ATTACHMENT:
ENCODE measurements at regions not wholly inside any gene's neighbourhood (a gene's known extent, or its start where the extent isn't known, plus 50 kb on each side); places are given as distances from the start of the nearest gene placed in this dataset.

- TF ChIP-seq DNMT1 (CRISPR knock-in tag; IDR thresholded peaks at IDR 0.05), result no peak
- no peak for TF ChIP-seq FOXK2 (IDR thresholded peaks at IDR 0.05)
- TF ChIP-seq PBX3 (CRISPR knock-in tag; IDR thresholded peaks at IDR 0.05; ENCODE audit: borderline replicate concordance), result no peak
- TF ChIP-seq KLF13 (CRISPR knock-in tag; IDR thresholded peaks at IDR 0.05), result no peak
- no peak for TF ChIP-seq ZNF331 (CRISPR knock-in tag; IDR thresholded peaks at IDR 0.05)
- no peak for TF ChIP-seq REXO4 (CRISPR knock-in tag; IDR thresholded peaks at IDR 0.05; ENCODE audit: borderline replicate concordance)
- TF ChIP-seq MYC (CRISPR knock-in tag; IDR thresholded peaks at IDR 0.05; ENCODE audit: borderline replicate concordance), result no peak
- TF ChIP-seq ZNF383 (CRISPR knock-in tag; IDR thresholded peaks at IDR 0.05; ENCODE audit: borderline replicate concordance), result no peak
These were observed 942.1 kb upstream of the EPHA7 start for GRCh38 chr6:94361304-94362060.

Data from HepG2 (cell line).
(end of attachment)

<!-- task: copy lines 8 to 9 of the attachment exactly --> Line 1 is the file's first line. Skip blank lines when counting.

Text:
- TF ChIP-seq MYC (CRISPR knock-in tag; IDR thresholded peaks at IDR 0.05; ENCODE audit: borderline replicate concordance), result no peak
- TF ChIP-seq ZNF383 (CRISPR knock-in tag; IDR thresholded peaks at IDR 0.05; ENCODE audit: borderline replicate concordance), result no peak